LA Iranian-Americans welcome dialogue with Trump administration official

Trump administration's Brian Hook addresses Jewish, Christian, and Muslim Iranians in LA following elimination of Qassem Soleimani.

Karmel Melamed ,

left to right; Brian Hook and Iranian American Jewish activist George Haroonian
left to right; Brian Hook and Iranian American Jewish activist George Haroonian
courtesy of Eretz Cultural Center

On January 6th, roughly 600 Iranian Americans of various faiths packed the “Eretz Cultural Center”, an Iranian synagogue in Los Angeles, to hear a speech and ask questions from Brian Hook, the U.S. State Department’s Special Representative for Iran.

The event was just one of four gatherings Hook attended earlier this month to enter into a dialogue with the largest Iranian community living outside of Iran regarding the Trump administration’s policies on their former homeland.

While the venues Hook visited where Jewish during his two-day visit to Los Angeles, he met with and heard from Iranian Americans of different religions in what the community warmly welcomed after nearly four decades of living in America.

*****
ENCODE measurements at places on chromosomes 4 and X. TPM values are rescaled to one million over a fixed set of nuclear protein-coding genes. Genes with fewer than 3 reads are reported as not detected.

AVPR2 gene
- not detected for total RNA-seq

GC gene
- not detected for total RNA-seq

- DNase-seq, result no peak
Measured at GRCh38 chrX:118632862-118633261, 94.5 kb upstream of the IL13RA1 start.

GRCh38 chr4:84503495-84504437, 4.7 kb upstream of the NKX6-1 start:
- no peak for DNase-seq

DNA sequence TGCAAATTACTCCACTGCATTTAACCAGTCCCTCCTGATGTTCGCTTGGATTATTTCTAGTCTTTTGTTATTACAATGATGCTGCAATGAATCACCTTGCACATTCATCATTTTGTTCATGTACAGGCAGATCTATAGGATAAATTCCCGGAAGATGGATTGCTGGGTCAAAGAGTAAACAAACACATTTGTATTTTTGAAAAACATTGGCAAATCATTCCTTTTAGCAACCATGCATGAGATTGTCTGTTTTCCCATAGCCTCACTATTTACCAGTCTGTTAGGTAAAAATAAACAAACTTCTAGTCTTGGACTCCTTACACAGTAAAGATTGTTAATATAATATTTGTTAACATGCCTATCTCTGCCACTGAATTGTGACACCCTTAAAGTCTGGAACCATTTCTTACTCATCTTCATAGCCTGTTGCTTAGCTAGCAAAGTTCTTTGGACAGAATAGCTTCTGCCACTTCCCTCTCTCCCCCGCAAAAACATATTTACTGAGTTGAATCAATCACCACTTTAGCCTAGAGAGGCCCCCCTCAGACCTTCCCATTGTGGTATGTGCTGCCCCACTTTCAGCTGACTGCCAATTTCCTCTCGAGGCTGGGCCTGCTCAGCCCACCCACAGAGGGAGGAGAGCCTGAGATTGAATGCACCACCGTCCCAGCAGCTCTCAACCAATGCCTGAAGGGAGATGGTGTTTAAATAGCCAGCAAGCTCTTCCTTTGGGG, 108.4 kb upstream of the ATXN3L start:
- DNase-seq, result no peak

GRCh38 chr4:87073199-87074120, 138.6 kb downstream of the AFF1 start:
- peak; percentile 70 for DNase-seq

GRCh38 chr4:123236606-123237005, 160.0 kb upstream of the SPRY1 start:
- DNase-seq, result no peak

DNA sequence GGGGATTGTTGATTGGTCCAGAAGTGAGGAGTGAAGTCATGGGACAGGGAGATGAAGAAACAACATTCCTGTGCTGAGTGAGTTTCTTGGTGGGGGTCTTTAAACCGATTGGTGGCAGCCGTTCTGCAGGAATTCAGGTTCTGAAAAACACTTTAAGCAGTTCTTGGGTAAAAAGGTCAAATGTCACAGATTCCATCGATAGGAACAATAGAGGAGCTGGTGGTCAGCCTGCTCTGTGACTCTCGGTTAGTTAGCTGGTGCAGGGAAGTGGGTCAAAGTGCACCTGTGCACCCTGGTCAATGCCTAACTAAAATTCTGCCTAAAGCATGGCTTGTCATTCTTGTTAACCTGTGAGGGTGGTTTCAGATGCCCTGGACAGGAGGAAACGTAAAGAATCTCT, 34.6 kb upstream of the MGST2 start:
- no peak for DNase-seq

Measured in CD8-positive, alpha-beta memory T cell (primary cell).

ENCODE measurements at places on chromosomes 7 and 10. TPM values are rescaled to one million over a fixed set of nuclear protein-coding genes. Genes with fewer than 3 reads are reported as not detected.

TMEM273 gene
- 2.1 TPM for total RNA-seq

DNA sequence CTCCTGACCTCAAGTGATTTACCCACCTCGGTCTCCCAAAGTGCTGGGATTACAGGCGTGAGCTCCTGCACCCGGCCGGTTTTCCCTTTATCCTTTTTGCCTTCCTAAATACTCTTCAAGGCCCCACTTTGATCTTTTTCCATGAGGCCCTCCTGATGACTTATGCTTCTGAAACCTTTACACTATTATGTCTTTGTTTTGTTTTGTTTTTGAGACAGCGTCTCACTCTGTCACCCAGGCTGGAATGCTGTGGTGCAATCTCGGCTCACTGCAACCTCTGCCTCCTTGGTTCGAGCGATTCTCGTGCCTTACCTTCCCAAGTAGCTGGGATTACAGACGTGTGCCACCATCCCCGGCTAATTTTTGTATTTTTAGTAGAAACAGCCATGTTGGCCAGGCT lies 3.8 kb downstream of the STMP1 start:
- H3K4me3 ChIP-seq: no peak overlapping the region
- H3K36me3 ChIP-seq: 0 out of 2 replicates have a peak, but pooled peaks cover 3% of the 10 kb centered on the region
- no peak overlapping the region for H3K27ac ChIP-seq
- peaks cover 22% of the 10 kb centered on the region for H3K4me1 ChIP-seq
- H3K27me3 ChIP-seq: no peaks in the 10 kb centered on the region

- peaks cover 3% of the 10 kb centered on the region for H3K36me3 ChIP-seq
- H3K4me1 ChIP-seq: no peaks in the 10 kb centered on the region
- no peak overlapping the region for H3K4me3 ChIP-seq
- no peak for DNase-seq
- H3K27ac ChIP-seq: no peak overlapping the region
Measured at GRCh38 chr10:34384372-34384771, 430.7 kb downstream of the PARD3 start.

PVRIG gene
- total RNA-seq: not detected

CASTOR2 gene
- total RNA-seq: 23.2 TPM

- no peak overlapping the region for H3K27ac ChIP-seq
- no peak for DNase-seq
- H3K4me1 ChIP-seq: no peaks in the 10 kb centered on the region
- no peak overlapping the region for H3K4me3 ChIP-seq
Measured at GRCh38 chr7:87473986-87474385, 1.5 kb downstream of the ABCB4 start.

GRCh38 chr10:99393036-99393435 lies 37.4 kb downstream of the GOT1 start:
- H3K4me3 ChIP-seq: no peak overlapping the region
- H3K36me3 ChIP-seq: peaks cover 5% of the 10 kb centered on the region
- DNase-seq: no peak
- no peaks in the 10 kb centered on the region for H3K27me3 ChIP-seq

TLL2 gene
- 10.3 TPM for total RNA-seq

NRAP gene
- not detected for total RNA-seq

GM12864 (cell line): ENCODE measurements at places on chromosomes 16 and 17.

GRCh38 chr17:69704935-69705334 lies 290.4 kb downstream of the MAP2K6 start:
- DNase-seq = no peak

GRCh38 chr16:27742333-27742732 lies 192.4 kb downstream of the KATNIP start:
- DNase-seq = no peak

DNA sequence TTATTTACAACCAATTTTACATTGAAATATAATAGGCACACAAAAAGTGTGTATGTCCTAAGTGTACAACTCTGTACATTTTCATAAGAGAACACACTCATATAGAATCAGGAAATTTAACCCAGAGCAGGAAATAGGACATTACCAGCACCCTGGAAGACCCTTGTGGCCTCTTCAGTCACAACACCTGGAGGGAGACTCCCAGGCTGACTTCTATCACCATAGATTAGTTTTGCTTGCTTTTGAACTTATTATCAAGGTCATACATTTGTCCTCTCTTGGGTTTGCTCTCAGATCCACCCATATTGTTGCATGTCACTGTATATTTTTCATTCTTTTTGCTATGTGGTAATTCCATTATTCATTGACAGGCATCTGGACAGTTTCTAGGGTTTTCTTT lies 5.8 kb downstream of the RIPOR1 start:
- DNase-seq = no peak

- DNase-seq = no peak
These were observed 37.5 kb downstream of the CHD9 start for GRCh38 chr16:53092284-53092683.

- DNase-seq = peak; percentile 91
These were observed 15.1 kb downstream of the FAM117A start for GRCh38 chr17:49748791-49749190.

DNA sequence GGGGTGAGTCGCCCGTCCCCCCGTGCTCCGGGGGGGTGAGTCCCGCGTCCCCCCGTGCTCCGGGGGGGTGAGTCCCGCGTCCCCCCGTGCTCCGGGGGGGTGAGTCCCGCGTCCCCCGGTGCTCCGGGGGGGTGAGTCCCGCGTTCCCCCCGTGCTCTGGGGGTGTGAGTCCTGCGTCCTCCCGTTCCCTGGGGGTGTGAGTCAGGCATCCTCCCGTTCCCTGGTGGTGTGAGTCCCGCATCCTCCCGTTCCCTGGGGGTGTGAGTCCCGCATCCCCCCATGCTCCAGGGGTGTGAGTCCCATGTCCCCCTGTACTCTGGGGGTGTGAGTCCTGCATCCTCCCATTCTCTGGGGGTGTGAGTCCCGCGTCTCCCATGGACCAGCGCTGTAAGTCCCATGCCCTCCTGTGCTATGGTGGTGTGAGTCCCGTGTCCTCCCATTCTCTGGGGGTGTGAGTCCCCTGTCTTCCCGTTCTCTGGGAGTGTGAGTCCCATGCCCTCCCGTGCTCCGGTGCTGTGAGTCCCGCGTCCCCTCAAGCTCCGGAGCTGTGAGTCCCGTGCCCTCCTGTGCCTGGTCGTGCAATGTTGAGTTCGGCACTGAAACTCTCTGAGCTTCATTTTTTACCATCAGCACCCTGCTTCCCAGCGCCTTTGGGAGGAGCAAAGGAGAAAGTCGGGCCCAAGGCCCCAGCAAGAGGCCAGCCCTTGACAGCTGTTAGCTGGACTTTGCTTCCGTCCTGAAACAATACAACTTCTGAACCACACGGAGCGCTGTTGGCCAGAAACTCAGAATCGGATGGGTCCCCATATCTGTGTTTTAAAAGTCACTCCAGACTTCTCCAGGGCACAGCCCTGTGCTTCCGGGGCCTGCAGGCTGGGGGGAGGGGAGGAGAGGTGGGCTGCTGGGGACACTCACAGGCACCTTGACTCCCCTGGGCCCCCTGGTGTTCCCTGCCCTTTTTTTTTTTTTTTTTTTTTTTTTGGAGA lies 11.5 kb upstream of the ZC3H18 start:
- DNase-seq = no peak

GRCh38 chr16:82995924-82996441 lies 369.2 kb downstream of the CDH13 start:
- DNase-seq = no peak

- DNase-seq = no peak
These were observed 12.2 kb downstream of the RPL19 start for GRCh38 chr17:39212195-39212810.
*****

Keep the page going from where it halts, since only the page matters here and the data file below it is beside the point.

Left to right: LA Iranian American community activists Bijan Khalili, George Haroonian photo by Karmel Melamed

“I believe our entire Iranian community here in Los Angeles is especially grateful to Mr. Hook and Mr. Pompeo who have shown that they have a lot of value for our community by being the first administration officials in 40 years to meet with us, to hear our views and talk about the human rights violations going on Iran,” said Bijan Khalili, an Iranian activist and owner of the L.A.-based Farsi language “Ketab” publishing company.

Before taking questions from the audiences at both the Eretz Cultural Center and at Sinai Temple in Los Angeles, Hook called on the Iranian American community to be more active in their advocacy concerning the Iranian regime’s human rights abuses and also publicly share their own painful experiences in fleeing their former homeland.

“We must all speak the truth together and do everything in our power to hold the regime accountable,” said Hook in his speech. “Not only for the Iranian people but for the cause of peace for generations to come.”

Brian Hook speaking at L.A.'s Museum of Tolerance photo by Karmel Melamed

During the event at the Eretz Cultural Center, the synagogue’s Torah ark was opened displaying the various ornate Torahs in a spirit of friendship for all in attendance. Some non-Jewish Iranians attending the Eretz Center event said they felt welcomed and appreciated by having their questions answered by a high-level administration official.